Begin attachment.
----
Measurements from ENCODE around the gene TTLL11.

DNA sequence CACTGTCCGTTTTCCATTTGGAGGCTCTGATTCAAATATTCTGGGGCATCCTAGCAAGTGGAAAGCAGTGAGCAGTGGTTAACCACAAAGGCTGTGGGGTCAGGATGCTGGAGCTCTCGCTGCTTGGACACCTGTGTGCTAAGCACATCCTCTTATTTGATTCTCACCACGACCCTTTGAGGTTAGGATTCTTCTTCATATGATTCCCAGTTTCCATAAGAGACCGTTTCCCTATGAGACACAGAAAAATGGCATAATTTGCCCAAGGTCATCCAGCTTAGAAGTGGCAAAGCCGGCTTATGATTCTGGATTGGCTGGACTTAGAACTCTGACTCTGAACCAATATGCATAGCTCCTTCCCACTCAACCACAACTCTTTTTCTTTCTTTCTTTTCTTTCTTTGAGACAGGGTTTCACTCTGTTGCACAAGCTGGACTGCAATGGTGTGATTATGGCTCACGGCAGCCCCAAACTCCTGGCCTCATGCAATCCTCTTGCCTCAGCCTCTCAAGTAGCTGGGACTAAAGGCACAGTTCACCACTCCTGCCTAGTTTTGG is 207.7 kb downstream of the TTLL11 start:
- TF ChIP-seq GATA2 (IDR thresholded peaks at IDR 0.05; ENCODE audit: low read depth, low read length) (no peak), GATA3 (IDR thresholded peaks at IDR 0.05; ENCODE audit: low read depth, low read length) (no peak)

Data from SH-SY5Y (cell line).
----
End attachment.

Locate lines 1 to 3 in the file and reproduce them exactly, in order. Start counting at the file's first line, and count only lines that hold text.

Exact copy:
Measurements from ENCODE around the gene TTLL11.

DNA sequence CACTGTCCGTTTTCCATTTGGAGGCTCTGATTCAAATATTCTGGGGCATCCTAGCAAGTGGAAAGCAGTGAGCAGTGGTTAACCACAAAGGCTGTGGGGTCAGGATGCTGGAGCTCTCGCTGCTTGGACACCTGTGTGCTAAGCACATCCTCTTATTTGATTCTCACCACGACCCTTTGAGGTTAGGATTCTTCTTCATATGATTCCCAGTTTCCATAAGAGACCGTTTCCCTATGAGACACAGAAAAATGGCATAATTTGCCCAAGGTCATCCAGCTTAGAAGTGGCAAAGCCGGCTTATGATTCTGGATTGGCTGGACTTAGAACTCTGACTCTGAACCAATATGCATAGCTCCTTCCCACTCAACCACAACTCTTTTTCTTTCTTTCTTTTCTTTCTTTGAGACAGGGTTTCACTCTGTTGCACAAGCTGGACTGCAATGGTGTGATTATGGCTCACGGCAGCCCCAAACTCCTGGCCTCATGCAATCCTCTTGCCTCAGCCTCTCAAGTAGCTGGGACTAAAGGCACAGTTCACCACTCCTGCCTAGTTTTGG is 207.7 kb downstream of the TTLL11 start:
- TF ChIP-seq GATA2 (IDR thresholded peaks at IDR 0.05; ENCODE audit: low read depth, low read length) (no peak), GATA3 (IDR thresholded peaks at IDR 0.05; ENCODE audit: low read depth, low read length) (no peak)